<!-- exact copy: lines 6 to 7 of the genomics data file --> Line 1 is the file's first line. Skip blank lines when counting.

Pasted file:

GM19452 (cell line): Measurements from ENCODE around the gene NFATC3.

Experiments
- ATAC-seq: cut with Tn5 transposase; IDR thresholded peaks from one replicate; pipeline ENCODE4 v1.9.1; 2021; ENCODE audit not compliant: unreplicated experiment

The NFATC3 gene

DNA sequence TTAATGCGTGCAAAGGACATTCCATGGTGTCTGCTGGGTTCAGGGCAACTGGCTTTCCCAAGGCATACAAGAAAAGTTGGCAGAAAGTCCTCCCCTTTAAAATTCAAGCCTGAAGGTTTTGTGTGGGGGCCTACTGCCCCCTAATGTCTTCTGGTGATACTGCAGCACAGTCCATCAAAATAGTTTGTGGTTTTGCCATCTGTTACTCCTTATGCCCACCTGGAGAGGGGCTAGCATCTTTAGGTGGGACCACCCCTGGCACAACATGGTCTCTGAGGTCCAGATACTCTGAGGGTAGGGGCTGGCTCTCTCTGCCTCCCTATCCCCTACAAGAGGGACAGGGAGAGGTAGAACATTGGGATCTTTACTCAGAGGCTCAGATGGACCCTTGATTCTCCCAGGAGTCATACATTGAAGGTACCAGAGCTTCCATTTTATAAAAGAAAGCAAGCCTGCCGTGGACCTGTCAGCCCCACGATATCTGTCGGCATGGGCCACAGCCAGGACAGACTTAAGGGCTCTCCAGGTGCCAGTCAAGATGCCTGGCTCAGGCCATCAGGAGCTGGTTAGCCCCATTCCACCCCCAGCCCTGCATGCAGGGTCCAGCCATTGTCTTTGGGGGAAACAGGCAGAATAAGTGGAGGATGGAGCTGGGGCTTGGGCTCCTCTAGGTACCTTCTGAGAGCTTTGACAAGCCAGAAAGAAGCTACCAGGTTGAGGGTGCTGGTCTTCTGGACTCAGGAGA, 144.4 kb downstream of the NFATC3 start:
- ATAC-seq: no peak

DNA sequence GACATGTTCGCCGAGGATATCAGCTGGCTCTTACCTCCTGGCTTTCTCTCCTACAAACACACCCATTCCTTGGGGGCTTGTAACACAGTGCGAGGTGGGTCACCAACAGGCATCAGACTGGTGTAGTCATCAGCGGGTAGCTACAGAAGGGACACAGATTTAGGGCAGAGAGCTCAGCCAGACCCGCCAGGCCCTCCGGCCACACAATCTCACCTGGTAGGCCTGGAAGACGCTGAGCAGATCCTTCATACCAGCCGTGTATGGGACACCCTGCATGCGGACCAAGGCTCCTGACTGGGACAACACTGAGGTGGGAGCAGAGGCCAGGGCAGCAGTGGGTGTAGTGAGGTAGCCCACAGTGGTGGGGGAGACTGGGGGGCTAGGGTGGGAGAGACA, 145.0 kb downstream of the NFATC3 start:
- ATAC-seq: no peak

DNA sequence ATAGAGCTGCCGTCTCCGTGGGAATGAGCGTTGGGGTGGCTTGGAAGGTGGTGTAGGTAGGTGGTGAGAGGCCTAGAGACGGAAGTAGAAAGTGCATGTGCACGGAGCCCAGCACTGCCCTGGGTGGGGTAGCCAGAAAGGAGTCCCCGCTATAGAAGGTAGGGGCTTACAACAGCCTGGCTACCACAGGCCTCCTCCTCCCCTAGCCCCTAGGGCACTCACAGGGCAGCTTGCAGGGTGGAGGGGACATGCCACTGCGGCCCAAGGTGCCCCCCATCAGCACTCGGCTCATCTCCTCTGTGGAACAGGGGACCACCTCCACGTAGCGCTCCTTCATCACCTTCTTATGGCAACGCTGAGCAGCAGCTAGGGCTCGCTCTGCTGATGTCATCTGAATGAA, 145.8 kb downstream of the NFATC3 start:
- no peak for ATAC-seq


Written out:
- ATAC-seq: no peak

DNA sequence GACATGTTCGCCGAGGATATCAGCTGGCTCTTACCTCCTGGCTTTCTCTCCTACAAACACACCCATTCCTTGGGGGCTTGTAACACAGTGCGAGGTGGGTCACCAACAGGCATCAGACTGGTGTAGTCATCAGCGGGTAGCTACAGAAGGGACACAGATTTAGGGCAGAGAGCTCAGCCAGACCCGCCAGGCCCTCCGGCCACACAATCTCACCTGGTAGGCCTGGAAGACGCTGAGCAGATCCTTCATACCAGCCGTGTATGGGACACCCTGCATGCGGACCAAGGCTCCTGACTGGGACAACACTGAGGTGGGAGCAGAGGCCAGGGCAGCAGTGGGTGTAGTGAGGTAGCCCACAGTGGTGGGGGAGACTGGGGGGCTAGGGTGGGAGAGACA, 145.0 kb downstream of the NFATC3 start: